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BOONE COUNTY — Public Defender Services has announced that two Boone County residents are among the 2020 recipients of its annual awards.

The awards, which recognize individuals exhibiting excellence in a public defender setting, are typically announced during the agency’s annual Indigent Defense Conference.

Although the conference was canceled this year due to the ongoing pandemic, PDS recognizes that work has continued as shown by the outstanding efforts made in the past year by Teresa McCune, L. Scott Briscoe, Lida Shepherd and Mallory Sutphin.

McCune and Briscoe are co-recipients of the 2020 John A. ‘Jack’ Rogers Award for Outstanding Leadership in Public Service. The award is named for Jack Rogers, who crafted the legislation creating Public Defender Services in 1989 and who then served as its executive director for more than 20 years. McCune and Briscoe both demonstrate the same commitment to public service.

McCune retired in 2019 after 29 years as the public defender for the 30th Judicial Circuit in West Virginia covering Mingo County. She led her office by example, fervently representing her clients in legal proceedings but also advocating for their personal needs, including treatment, counseling, and education. McCune graduated from Marshall University with a degree in international affairs and received her law degree from Antioch School of Law in Washington, D.C.

“Teresa was not just an attorney,” said PDS Executive Director Dana Eddy. “She was, and remains, an advocate for her clients, her employees and her community. Teresa not only wanted things to change for the better; she made them change.”

In addition to her service as a public defender, McCune served on numerous committees for the West Virginia State Bar as well as on its Board of Governors and was an active member of the state’s Indigent Defense Commission.

Briscoe practices law in Danville, West Virginia, where he takes appointments from the circuit courts to represent individuals in criminal proceedings who cannot afford to pay for legal counsel. Briscoe, a graduate of the West Virginia University College of Law, was recently featured in the Washington Post for his representation as the guardian ad litem of a child mired in the juvenile justice system.

In the article, Briscoe was praised for his counseling of the young child, which extended beyond legal advice and provided guidance and inspiration for the child to use his artistic talent. On the day the child was released from the state’s custody and announced his intent to become a tattoo artist, he referred to Briscoe as his “champion.”

“Scott demonstrates that court-appointed counsel is not lesser counsel and is often more greatly motivated to get more than just a legal result for their young clients,” said PDS Executive Director Eddy. “They recognize that they can help children forge a path that will lead to confidence, security, and success as an adult.”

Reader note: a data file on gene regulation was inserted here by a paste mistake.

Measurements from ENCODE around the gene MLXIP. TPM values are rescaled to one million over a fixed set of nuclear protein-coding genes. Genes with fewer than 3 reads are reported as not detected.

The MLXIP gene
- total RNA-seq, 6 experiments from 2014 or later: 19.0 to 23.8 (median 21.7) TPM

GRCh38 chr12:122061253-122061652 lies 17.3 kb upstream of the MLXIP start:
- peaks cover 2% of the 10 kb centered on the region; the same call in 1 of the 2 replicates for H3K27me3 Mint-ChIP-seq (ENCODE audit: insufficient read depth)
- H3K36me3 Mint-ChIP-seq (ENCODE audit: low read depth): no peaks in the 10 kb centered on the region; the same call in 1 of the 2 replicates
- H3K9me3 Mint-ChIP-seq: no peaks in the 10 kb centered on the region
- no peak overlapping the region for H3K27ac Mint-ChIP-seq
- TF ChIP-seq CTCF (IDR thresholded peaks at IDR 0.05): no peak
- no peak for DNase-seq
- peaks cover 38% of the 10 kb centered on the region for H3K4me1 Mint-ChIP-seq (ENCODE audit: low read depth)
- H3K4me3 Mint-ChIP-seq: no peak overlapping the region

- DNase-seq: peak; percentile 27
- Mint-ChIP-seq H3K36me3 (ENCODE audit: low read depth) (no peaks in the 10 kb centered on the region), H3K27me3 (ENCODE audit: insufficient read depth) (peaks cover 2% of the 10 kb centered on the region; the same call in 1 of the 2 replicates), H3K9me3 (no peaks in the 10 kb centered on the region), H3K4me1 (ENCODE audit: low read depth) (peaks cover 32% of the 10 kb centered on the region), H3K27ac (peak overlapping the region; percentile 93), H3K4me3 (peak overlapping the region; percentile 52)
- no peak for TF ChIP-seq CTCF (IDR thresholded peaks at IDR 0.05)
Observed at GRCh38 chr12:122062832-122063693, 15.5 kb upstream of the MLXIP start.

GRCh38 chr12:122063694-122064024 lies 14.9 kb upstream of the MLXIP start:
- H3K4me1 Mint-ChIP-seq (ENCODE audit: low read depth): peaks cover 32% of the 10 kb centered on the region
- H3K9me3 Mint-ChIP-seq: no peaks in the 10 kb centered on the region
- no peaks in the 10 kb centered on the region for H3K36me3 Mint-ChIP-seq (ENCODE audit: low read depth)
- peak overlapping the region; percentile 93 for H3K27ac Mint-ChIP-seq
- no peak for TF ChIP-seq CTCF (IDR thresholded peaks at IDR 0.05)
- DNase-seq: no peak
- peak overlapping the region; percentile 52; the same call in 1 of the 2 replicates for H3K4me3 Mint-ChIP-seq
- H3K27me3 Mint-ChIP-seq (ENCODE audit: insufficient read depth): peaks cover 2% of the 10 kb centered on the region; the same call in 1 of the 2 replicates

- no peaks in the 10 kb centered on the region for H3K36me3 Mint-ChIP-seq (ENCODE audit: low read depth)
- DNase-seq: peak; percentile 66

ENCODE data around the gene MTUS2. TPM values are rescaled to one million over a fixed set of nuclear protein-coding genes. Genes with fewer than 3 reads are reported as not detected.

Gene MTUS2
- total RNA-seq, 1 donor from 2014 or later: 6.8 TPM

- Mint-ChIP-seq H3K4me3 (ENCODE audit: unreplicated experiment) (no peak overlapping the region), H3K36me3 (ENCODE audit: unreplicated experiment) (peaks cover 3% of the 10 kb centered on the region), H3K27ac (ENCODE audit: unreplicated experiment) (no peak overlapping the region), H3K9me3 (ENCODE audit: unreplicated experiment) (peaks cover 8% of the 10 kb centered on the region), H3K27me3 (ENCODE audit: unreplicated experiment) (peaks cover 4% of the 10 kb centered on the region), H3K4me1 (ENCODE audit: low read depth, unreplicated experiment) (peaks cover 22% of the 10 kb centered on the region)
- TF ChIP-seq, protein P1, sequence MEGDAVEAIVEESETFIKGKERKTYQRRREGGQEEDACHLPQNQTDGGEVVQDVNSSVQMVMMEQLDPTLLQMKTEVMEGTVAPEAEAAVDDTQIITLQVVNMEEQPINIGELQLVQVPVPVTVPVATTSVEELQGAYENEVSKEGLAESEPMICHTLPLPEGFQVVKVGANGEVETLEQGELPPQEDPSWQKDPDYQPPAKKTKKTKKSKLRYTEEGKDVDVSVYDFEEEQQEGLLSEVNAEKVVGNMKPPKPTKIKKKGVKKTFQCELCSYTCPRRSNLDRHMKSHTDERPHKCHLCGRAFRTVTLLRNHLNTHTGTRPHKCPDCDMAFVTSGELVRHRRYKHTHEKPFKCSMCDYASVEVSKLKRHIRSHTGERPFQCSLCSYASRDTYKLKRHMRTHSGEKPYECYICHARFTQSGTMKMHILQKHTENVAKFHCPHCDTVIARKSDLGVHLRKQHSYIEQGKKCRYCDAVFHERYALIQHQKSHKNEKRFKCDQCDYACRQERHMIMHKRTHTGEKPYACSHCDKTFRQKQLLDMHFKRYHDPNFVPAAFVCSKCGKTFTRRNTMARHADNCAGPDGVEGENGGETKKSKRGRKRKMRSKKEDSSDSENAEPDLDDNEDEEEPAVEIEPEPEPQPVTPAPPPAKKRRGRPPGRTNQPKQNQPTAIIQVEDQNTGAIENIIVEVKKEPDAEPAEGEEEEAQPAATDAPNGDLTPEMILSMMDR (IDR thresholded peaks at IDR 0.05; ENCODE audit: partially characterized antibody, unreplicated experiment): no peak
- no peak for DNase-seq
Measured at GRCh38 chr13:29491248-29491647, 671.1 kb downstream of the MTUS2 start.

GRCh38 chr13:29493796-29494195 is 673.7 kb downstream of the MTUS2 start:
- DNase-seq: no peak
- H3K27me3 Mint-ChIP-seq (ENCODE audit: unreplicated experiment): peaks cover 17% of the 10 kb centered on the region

Shepherd is the recipient of the 2020 Award for Outstanding Scholarship in Criminal Law. This award honors a person who has made a substantial contribution to either criminal law jurisprudence or criminal justice reform. Shepherd serves as the co-director of the American Friends Service Committee-West Virginia Economic Justice Project. Prior to this role, she was the director of youth engagement for the Appalachian Center for Equality and the director of development and community engagement for WV Free. Shepherd graduated from the University of California-Berkley with a degree in peace and conflict studies.

PDS Executive Director Eddy described Shepherd as a tireless advocate for the disadvantaged and noted that every moment spent away from her family is a moment spent trying to improve the circumstances of individuals within her community.

“Lida has worked in the past several years on bail reform to address the overcrowding of the jails with persons who have not yet been convicted of a crime and who, while incarcerated unnecessarily, face the loss of jobs, families, and dignity,” Eddy said. “As part of her efforts, House Bill 2419 was enacted into law during the last legislative session providing for the release of individuals who presumptively do not present a threat to public safety pending the resolution of criminal charges.”

Boone County resident Mallory Sutphin is the recipient of the 2020 GUILD Award. The award is made to an employee of a public defender corporation who most exhibits the principles of guidance, innovation, leadership and dedication. Sutphin exhibits all these principles in her role as a recovery coach in a pilot program designed to place clients in treatment programs at their earliest intersection with the criminal justice system. In conjunction with the GUILD award’s 2019 recipient, Sutphin’s efforts led to funding for additional recovery coaches for the state.

“In meetings with the recovery coaches, Mallory expresses innovative ideas and provides leadership to her colleagues,” said Stephanne Thornton, the criminal justice specialist for PDS who oversees the recovery coach program. “I admire Mallory and rely on her insight, innovation and dedication to recovery. Through her I see hope, treatment opportunities, and an implacable dedication to marginalized persons suffering from substance use and involved in the criminal justice system.”